TIMESTAMP is a scalar [data type] that stores a date and time. Per the SQL standard, a timestamp value has no time zone associated with it.

For example, the value TIMESTAMP ‘2001-01-01 00:00:00’ represents the start of the millennium, but interpretation is left to the system architect.

SQLstream’s time semantics, and in particular the TIMESTAMP values held in the ROWTIME column and passed as rowtime bounds, are consistent with the SQL standard.

Time data accessed via JDBC are accessed as Java timestamp values and follow Java data semantics. A Java java.sql.Timestamp object represents a particular moment in time. It contains a long (64 bit signed integer) field that represents the number of milliseconds since January 1st, 1970 UTC. (For example, on any particular day, 6:00AM PST and 9:00AM EST are the same moment, and both correspond to the same java.sql.Timestamp.)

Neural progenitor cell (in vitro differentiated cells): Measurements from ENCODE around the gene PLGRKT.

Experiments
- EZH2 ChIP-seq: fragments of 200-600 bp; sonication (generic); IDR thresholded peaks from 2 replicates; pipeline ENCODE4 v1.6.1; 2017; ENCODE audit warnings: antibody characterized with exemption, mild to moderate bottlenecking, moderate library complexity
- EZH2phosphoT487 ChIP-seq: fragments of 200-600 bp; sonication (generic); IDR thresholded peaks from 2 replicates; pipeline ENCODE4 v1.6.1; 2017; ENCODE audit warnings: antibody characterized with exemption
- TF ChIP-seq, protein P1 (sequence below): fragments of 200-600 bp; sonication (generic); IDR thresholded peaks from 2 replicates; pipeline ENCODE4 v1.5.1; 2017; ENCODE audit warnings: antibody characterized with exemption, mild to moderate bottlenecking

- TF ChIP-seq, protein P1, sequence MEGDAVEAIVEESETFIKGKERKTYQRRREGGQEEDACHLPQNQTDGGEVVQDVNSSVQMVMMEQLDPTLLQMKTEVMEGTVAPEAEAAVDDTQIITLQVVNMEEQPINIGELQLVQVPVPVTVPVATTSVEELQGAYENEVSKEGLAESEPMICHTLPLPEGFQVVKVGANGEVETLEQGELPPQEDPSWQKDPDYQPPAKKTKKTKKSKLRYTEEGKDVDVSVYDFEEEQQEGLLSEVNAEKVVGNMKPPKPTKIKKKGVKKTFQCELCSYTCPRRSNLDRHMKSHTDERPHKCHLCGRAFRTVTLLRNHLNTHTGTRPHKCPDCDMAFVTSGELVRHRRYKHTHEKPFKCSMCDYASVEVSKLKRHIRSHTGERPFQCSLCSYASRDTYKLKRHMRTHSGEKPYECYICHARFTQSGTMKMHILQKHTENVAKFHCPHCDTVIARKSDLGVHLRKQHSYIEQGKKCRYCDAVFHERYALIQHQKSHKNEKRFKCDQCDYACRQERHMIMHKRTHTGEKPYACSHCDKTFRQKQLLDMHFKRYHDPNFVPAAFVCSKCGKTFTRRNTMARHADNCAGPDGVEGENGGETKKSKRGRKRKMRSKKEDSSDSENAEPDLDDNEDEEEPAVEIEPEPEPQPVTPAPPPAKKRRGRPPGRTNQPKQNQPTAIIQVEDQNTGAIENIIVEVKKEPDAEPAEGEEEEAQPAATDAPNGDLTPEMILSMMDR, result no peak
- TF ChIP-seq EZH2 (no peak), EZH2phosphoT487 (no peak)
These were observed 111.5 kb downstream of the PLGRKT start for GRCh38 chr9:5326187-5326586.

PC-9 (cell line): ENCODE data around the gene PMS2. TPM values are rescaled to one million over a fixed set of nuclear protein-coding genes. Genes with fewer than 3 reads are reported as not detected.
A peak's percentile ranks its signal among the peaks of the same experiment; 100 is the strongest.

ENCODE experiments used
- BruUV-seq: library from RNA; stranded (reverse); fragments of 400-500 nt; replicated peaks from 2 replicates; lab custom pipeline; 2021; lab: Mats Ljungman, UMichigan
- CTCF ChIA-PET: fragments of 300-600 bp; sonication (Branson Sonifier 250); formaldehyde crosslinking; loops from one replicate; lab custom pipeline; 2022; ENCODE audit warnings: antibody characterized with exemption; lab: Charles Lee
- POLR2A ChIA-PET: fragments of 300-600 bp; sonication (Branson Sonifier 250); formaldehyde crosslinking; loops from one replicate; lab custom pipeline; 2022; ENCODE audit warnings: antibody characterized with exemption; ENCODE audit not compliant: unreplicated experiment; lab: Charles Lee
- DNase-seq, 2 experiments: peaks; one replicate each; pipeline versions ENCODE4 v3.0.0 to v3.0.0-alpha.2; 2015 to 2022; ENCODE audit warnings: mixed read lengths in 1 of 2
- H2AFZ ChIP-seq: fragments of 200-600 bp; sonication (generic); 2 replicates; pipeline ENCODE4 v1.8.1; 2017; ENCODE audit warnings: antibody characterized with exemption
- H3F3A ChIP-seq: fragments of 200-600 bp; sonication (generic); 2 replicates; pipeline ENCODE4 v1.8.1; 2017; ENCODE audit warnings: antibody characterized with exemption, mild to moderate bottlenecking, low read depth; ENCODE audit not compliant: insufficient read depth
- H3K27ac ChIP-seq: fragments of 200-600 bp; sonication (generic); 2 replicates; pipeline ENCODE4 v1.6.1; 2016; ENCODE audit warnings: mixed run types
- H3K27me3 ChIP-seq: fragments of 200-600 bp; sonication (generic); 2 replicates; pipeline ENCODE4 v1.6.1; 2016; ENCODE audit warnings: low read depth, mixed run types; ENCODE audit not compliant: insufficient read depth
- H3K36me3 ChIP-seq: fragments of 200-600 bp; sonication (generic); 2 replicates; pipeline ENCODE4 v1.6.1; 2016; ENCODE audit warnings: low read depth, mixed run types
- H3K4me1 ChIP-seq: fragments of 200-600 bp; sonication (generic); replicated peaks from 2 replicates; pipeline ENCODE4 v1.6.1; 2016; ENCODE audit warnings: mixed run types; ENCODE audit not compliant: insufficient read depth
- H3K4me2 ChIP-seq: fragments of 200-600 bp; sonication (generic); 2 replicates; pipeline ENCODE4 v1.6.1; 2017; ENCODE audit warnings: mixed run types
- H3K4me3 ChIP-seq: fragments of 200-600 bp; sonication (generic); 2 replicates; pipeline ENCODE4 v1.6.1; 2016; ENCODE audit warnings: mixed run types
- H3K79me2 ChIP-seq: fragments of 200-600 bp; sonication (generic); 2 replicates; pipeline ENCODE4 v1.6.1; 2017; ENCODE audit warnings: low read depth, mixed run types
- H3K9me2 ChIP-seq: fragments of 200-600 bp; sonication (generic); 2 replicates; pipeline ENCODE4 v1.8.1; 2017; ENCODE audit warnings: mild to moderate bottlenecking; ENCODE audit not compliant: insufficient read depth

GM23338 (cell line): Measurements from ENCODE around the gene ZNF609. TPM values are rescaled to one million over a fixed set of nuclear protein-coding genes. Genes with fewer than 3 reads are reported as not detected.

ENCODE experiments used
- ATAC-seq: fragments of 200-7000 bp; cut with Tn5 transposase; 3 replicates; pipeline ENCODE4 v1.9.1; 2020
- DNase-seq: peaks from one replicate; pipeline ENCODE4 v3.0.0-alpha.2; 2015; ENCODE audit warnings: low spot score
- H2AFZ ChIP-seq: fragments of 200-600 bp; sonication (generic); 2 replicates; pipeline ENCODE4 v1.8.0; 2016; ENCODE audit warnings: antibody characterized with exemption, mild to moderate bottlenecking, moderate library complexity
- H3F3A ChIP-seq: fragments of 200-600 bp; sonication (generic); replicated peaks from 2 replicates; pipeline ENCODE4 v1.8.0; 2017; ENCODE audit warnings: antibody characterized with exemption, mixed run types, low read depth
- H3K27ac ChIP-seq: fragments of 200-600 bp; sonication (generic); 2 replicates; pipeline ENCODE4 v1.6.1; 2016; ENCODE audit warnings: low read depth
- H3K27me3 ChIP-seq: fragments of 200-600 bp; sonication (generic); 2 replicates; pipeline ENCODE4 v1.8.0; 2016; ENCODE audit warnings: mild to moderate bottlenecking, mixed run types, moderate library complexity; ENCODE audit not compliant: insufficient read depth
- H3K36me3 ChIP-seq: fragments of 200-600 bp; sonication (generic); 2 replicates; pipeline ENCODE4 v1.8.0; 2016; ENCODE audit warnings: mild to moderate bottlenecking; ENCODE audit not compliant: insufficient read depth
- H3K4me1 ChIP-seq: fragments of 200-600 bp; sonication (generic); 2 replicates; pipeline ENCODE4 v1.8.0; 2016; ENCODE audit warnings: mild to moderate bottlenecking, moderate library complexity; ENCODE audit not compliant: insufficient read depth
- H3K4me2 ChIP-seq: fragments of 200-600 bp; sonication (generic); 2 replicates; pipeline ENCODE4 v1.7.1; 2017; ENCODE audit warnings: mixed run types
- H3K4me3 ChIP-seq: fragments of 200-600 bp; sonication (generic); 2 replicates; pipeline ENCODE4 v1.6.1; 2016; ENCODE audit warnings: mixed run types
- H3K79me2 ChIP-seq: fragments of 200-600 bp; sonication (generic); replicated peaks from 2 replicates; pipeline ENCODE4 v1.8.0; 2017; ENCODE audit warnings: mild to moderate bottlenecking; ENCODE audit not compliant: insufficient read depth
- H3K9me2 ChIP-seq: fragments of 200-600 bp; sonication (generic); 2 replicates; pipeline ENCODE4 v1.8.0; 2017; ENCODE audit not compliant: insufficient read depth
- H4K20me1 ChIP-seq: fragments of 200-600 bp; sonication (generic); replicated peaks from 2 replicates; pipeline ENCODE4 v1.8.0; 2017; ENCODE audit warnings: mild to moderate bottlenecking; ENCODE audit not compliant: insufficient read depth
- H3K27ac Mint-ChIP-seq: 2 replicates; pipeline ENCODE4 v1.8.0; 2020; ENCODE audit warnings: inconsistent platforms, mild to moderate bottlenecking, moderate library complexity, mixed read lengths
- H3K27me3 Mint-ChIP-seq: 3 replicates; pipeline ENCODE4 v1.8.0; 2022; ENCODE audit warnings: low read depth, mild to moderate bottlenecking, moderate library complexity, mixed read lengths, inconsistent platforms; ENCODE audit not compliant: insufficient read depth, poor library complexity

There is a tension between these notions of time, which system architects generally resolve by standardizing on UTC (Coordinated Universal Time) as the timezone for the SQLstream system. JDBC clients can remain in their local timezone. If you read/write data using the JDBC setTimestamp(Timestamp) and getTimestamp() methods, timestamp values will automatically be converted (by the java runtime library) to UTC timestamp values. An alternative design is for the JDBC client to locate itself in the UTC zone; in this case the java library does no conversion (see TimeZone for more details).

Note*: The SQLstream s-Server’s timezone is always UTC. The time functions return time in UTC, including the SQLstream operator CURRENT_ROW_TIMESTAMP for query results (an extension).